The 100th edition of Italy’s Grand Tour
The Giro d’italia is turning 100 this May. Like the Tour de France, which ran its 100 edition in 2013, both Grand Tours started at a time when riders made do with heavy bikes that had one, maybe two, gears. Spain’s Vuelta a España, the third of the Grand Tours, is a mere pup in comparison, with its 72nd edition scheduled to start this August.
The 2017 Giro will launch on the island of Sardinia on May 5 and will finish on May 28, 21 stages in all stretching across more than 3,500 km. Milan, where it all began in 1909, is its final port of call. The race missed the years 1915–18 and 1941–45 because of the First and Second World Wars.
The Giro tends to embrace the whole country and will include all but a handful of Italy’s 20 regions. Though the sprinters will be grabbing the headlines in the early going, they may be packing their bags following Stage 13 in Tortona, as it’s onward and upward from there to Milan. Stage 16 is especially nasty, as it features a double ascent of the Stelvio – weather permitting, that is. Snow is an ongoing concern at the Giro. It doesn’t get any easier on the following stages, with a 28-km individual time trial to wrap things up.
As you might guess, Italians have dominated the race, winning it a whopping 69 times. Every Giro from 1909 to 1949 was won by a local hero. In 1950, Hugo Koblet of Switzerland broke the string. Belgian riders, thanks largely to five-time champion Eddy Merckx, are next best with a mere seven triumphs.
We’ve seen just four Italian wins since 2008, including defending champion Vincenzo Nibali, who also won it in Astana’s colours in 2013. Actually, only three of the four were first across the line, as Spain’s Alberto Contador had the title stripped from him in 2011 for the use of the banned substance clenbuterol, which allowed Michele Scarponi to add to Italy’s total.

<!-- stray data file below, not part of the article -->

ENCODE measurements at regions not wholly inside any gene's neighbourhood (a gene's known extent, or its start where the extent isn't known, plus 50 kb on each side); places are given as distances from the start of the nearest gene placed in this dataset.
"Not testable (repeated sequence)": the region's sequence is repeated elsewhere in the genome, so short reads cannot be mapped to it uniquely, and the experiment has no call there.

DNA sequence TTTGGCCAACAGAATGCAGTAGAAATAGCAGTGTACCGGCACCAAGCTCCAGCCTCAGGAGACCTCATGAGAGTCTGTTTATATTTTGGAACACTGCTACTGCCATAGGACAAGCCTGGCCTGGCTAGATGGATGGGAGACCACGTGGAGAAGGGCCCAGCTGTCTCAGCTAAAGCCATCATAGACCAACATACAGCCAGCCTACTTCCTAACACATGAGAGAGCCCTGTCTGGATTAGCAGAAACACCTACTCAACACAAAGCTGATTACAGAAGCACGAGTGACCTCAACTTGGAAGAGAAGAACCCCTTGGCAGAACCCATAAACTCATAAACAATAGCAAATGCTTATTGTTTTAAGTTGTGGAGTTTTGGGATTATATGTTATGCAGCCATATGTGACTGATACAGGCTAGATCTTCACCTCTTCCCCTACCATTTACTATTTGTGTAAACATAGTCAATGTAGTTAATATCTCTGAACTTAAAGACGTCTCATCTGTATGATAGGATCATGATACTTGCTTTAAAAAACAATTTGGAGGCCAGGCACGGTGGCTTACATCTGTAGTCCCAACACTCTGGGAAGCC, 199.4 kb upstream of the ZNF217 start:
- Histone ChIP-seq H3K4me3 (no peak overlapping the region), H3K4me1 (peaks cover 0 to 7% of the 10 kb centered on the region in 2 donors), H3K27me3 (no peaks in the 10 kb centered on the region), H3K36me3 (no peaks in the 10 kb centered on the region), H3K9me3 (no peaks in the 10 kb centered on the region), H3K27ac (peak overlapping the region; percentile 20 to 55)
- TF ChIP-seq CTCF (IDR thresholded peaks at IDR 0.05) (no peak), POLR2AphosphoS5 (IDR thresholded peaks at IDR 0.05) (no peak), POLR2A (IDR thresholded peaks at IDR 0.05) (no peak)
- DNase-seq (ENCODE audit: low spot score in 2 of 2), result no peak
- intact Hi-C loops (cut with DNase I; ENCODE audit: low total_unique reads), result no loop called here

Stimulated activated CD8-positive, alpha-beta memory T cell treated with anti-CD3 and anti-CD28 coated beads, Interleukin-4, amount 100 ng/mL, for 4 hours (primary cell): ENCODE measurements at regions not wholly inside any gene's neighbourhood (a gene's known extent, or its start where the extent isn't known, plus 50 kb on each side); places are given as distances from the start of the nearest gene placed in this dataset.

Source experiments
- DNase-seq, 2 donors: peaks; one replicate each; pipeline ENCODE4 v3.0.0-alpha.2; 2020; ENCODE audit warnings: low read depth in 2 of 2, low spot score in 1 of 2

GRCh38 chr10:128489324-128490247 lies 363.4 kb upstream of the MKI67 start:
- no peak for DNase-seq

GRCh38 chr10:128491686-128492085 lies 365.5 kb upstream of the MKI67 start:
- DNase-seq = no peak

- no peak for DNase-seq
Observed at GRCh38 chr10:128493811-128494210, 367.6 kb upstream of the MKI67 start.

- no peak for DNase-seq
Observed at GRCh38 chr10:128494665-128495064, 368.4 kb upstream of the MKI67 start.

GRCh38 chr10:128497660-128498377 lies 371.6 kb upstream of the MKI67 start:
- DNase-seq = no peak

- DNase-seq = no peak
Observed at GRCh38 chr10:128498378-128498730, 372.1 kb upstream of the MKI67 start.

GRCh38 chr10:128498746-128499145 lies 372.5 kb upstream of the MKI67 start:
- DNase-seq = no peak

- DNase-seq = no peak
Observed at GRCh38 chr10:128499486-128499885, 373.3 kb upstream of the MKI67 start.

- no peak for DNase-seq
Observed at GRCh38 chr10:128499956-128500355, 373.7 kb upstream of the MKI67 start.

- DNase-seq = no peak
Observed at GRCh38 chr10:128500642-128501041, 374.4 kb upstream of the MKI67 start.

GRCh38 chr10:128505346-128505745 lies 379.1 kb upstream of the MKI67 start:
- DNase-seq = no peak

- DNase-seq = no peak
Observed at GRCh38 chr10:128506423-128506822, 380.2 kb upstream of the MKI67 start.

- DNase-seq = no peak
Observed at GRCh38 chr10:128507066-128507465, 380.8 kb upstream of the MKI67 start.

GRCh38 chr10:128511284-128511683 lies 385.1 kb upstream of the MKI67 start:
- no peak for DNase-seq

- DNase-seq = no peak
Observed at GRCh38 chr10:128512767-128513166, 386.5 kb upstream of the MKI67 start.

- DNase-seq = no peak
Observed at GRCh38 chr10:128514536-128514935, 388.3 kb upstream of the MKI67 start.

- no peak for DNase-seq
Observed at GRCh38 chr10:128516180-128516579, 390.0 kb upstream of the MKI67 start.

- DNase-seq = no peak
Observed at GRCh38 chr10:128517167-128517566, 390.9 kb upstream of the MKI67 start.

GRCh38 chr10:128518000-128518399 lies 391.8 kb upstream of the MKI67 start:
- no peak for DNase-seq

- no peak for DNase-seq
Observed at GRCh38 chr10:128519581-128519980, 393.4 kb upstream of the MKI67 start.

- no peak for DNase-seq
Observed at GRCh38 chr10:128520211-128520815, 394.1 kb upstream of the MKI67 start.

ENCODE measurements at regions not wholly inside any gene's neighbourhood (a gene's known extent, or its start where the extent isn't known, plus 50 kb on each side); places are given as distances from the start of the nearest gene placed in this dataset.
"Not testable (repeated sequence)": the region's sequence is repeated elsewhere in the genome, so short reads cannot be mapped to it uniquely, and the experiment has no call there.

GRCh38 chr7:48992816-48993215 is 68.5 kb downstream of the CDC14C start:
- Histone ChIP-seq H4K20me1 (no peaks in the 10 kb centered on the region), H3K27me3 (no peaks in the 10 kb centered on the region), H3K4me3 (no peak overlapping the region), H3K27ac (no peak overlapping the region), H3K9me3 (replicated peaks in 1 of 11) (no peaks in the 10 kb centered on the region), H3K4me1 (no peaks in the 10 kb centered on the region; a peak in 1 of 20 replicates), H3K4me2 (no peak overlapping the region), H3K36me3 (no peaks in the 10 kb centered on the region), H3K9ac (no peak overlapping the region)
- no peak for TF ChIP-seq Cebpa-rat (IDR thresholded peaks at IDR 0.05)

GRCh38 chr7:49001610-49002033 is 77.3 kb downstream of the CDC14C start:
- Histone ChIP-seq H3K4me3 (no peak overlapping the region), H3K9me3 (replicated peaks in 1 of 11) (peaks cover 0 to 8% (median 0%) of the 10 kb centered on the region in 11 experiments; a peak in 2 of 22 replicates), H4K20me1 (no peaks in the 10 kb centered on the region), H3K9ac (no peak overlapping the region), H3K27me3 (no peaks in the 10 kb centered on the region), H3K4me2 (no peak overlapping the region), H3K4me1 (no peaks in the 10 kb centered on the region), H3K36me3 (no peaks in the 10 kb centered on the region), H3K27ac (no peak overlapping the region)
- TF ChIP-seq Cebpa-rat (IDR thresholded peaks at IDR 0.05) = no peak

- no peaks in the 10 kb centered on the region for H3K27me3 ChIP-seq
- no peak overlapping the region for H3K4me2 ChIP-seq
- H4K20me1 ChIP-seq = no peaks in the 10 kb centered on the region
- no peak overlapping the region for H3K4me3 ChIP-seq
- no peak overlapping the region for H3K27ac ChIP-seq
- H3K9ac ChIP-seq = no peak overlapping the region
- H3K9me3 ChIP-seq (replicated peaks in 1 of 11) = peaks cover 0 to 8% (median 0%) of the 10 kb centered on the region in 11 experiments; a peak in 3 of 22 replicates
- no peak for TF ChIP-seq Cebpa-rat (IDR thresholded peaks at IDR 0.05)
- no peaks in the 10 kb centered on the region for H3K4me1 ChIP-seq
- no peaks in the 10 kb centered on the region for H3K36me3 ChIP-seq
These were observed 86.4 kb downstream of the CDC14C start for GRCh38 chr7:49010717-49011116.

Contador was the legitimate winner in 2008 and again in 2015. Russia’s Denis Menchov (2009), Canada’s Ryder Hesjedal (2012) and Colombia’s Nairo Quintana (2014) have also rained on Italy’s parade in recent years. It’s Quintana who is favoured again this time, quoted at odds of three to two (so a bet of $10 wins you $15), followed by Nibali (at three to one) and 2015 Vuelta winner Fabio Aru (at five to one). Aru hails from Sardinia, so he’ll obviously be out to impress there. Esteban Chavez, who was runner-up in Italy in 2016, and Dutchman Tom Dumoulin, who led through Stage 7 last year before saddle sores got the better of him, are both at nine to one.
In 2016, Hesjedal rode his final Giro. Other Canucks included Ag2r-la Mondiale’s Hugo Houle and Svein Tuft. Houle made his second Giro appearance and finished a not-too-shabby 72nd. This year, however, he’s planning to miss the Giro for the Amgen Tour of California. Orica-scott’s ageless hardman Tuft will likely ride his seventh Giro in May. Cannondale-drapac’s Michael Woods was slated to ride the 2016 Giro, but broke his hand at Liège-bastogneLiège. He’s hoping to ride one Grand Tour this year. We might see him in Italy this spring.
Michael Woods at the 2017 Tour Down Under on Willunga Hill